In many ways WPOP had no right to be successful.

It was an AM station with 5,000 watts of power in a market dominated by 50,000 watt giant WTIC and the AM/FM combo, WDRC.

Initially located in New Britain and later moved to downtown Hartford, for many years the studios were located next to a smelly swamp in Newington.

Ownership changes were frequent, management changes constant, on-air changes rampant.

Yet it was the first Hartford station to recognize the potential in rock and roll programming.

WPOP's Cedar Street building in Newington

These pages focus on the period during which WPOP played music, 1956-1975. No claim is offered for their absolute accuracy; corrections and additions are welcome (e-mail webmaster Ed Brouder).

WMFE (1380 kc, 250 watts), licensed on March 12, 1935, made its first broadcast from 147 Main Street in New Britain on July 15, 1935. One day later its call letters were changed to WNBC.

Hartford Times - July 28, 1956

1937 WNBC Radio letterhead
1937 WNBC letterhead

In June, 1936 the transmitter and antenna were moved from New Britain to Cedar Street in Newington.

In 1937 the station's power was increased to 1,000 watts.

New studios were pressed into service at 54 Pratt Street in Hartford in 1940, while WNBC's main studio remained at 147 Main Street in New Britain.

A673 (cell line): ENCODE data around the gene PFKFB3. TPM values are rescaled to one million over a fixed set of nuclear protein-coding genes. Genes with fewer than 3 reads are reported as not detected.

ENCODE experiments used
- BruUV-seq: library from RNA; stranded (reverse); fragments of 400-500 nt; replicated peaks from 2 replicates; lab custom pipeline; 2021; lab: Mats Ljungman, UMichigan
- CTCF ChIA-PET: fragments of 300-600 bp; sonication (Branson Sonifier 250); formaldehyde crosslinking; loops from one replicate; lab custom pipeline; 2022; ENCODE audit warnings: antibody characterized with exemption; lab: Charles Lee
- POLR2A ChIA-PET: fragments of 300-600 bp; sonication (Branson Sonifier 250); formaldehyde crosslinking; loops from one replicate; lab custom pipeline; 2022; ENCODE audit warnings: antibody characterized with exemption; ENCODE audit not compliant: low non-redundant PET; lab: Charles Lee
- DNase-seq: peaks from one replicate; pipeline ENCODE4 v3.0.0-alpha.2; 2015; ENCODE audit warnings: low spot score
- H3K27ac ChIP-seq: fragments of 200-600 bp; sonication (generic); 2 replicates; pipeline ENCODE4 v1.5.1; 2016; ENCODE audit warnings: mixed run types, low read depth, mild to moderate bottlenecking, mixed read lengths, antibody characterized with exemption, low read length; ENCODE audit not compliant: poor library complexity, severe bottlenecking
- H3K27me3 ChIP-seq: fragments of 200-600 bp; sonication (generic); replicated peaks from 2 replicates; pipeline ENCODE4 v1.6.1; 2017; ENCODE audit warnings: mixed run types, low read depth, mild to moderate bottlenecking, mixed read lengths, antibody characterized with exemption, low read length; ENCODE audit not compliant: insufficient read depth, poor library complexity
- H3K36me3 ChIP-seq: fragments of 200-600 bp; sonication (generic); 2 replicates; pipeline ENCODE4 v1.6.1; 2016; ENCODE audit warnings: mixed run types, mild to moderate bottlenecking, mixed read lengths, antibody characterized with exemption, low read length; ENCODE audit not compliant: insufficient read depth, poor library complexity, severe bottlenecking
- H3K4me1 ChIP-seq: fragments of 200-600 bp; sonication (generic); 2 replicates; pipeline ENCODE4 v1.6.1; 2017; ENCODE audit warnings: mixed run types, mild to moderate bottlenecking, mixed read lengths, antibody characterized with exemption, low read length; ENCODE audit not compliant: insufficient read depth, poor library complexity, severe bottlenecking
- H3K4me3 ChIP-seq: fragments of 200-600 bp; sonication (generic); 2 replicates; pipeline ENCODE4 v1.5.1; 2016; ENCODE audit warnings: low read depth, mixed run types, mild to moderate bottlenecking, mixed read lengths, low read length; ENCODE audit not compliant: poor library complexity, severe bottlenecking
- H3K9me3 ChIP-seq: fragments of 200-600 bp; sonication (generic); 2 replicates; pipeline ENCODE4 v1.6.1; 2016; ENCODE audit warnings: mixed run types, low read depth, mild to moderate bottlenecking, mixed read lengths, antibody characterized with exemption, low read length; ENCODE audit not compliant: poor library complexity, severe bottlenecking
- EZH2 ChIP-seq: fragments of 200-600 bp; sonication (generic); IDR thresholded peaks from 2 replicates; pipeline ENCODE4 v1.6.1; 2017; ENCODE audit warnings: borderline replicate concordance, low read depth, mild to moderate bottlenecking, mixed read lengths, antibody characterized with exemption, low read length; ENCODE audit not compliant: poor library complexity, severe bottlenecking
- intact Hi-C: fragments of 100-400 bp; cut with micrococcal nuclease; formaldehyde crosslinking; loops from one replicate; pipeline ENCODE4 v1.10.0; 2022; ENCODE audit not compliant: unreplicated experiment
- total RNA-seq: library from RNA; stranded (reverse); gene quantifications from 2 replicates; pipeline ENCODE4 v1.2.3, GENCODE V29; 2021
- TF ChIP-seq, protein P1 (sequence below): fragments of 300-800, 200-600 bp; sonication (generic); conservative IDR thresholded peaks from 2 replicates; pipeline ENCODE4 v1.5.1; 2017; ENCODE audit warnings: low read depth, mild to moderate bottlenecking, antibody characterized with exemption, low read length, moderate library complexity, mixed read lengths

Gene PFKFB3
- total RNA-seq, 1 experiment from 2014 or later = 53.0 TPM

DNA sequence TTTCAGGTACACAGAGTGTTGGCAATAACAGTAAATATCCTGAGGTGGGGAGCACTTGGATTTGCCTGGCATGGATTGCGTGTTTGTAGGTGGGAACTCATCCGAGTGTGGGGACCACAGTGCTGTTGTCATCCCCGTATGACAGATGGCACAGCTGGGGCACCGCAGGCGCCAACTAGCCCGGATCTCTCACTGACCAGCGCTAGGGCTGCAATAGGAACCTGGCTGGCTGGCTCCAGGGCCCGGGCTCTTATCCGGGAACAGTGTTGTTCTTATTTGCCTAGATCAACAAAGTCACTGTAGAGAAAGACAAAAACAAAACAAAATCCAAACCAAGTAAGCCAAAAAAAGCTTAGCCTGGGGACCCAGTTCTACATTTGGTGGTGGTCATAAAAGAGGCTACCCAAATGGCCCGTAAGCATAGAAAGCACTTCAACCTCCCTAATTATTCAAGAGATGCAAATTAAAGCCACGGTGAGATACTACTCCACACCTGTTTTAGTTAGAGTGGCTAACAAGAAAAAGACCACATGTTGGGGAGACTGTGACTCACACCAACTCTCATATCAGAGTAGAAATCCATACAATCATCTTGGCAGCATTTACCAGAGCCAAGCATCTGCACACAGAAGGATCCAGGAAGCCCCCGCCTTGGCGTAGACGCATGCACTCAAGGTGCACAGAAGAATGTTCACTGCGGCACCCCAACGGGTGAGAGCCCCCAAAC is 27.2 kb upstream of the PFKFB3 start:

On March 29, 1941 WNBC moved to 1410 kc and the following November power was raised to 5,000 watts.

The main studio and city of license were switched to 54 Pratt Street in Hartford on June 16, 1942.

WNBC's name changed to WHTD in late October, 1944.

During the fall of 1946 the calls were changed again, to WONS. In October 1953 WONS merged with WTHT, the station founded by The Hartford Times newspaper. The owners operated WGTH-TV on Channel 18.

Letterhead had to be reprinted again February 14, 1954 when the radio calls changed to WGTH.

In July, 1956, RKO Teleradio Pictures, Inc., the station's eighth owner, sold WGTH to H. Scott Kilgore's Tele-Broadcasters of Connecticut, Inc., which changed the calls to WPOP on August first. General Manager Philip A. Zoppi supervised the move from Pratt Street to 600 Asylum Street.

By 1958 WPOP was broadcasting Top 40 contemporary music. In 1959 the studios moved down Asylum Street from #600 to #410.

Kilgore sold WPOP to Joseph C. Amaturo's WIRE Broadcasting Company on August 1, 1963. In early 1964 WPOP broke ground on a Butler pre-engineered building for it studios and offices at the Cedar Street transmitter site in Newington; they moved in that summer.

1967 WPOP letterhead

In August 1972 it was announced that TV entertainer Merv Griffin's company, January Enterprises Inc., was buying WPOP for $2.75 million. Griffin took over the keys the following March.

On June 30, 1975, WPOP abandoned music programming in favor of the new NBC Radio News and Information Service. The on air personalities featured in these pages played the tunes which aired on WPOP between 1956-75.

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May 5, 2009 - WPOP transmitter building on Cedar Street in Newington. Photo courtesy of Steve DiCo Mannix.
May 5, 2009-WPOP transmitter building on Cedar Street in Newington.
Photo courtesy of Steve DiCo Mannix.

 
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